board the am a&m amistad. the men were eventually sent to prison in connecticut where they awaited a trial heard by the supreme court. their case defended by john quincy adamss resulted in their release and return to africa. this is a little over an hour. >> greetings, everyone. greetings. good to see you here. thank you for coming out. i'd like to begin with very warm thanks to brian. brian, where are you? there he is back there. brian, has done a lot to make this happen. also thanks to anna for the generous introduction, and i'd say we should also give a round of applause to the staff of this museum, which keeps america's maritime heritage alive. [applause] >> now, i'm very happy to have a chance to talk with you this evening about a part of that maritime heritage which is not always included in america's history of the seas. i want to talk to you about this book that i've written, "the amistad bee bellon" and i want to remind everybody what happened in that story. just led me summarize what happened. the year is 1839. and this slave schooner, amistad, which in spanish means, "fr
in connecticut where they awaited a trial heard by the sprinkler. the case was defended by john quincy adams and resulted in the release and return to africa. this is a little over one hour. >> greetings, everyone. i would like to begin with a very warm thanks to brian. there is brian back there. he has done so much to make this happen. also, thank you to emma for the generous introduction. and also we should give a round of applause the staff of this museum's maritime heritage, who keeps his heritage alive. [applause] now, i'm very happy to have a chance to talk with you this evening about a part of that heritage, which is not only concluding america's history. i want to talk to you about this book that i have written, "the amistad rebellion." i want to begin by reminding everybody just what happened in that story. okay? does let me summarize what happened. the year is 1839. this sleek schooner, la amistad, which in spanish means friendship. it contains 53 enslaved africans. men and children, including three little girls. they are being carried from hosanna to another part of cuba where the
and wrote for the greenwich, connecticut, newspaper. and he came back and went to work for the voice of america, writing press dispatches to they very quickly was diverted to an effort to found a new veterans organization. it's kind of an interesting story, too, called the american veterans committee which was intended to be a new organization for turning veterans just some world war ii. they envisioned it as a progressive organization, integrated, unlike the vfw and the foreign legion. and the other one spent american legion. >> thank you. the american legion. anyway, that kept him occupied for a couple of years, and then he had a career in publishing. he was at the end of his life a freelance writer. he was a writer. the other two, hayward became an architect. he was a very good drawer. everywhere they went he would draw pictures. and he was an ornithologist vicki would draw pictures of birds. the third guy, bill, they came from remains, involving -- the defense department, so he, he was interested in politics all the way along and he stayed involved working for the american govern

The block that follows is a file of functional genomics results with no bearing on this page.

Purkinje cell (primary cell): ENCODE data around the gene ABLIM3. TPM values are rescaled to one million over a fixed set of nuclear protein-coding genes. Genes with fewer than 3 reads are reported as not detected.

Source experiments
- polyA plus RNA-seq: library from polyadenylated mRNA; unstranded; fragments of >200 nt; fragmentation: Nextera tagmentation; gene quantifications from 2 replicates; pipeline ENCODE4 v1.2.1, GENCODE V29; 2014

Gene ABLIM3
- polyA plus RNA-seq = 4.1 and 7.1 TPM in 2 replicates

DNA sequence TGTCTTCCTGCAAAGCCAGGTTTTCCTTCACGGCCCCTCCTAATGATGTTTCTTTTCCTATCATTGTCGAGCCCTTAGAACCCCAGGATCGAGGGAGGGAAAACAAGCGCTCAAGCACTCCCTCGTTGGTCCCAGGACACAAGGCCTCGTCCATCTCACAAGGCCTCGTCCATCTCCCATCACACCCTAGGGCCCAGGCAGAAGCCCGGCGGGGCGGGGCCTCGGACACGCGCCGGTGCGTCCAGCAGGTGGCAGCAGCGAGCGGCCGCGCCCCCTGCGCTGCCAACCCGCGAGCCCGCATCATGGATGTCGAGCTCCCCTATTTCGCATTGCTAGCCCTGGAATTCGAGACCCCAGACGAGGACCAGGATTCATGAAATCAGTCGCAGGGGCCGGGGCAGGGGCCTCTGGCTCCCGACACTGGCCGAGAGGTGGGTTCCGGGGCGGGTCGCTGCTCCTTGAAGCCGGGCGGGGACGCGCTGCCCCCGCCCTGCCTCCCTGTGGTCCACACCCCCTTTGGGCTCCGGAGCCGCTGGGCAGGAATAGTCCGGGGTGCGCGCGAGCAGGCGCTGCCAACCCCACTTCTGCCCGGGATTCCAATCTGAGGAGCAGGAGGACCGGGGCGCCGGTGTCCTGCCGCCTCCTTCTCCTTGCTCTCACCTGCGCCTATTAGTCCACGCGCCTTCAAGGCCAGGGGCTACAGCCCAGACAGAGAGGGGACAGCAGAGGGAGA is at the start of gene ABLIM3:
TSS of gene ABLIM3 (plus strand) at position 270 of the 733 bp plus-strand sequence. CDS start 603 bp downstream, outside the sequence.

. i yield the floor. mr. lieberman: mr. president? the presiding officer: the senator connecticut. mr. lieberman: thank the chair. mr. president, in a short while the senate will vote on two nominees for service in the executive branch of our government, and i rise today to speak in support of one of those two, which is william b.a.e., -- william baer, who's been nominated to serve as assistant attorney general, managing the antitrust division of the u.s. department of justice. mr. president, i happen to have come to know bill baer personally, because practices flaw a firm with a very good friend and neighbor of mine here in washington. and in that remarks i can certainly testify to the -- and in that regard, i can certainly testify to the fact that he's an honorable, interesting, enjoyable person, but that alone doesn't qualify him to hold this high office. he has extraordinary experience. i would say that he is very, very widely acknowledged as one of the best antitrust lawyers in our country, and i would say that this nomination is really a merit-selection nomination. and i'll get
online. like us on facebook. next in light of the recent school shooting in connecticut on friday, award winning journalist david cohen presents his book columbine. the comprehensive account that took place in ninth. it's about forty minutes. dave cohen who are eric and dylan. >> the two killers at columbine. >> and eric was a psychopath and dylan was not. they were completely different people. and, you know, as i spent ten years on the book, and the question i get asked most often is why do d they do it. it took me a year to figure out it's in the wrong question. there's eric why he did it and there's dialynn. they are different people. do you want to talk about each one? eric was a psychopath. >> eric harris? >> yes. he was the mastermind of the plot. he spent a couple of years trying to figure out how he could destroy the entire world. that was his "fantasy" as a 16-year-old boy. wipe out humanitarian. only leave three or four or five people. the power of life as well as death makes it more powerful. a god can give life as well as take it away. and they are not delusional where they t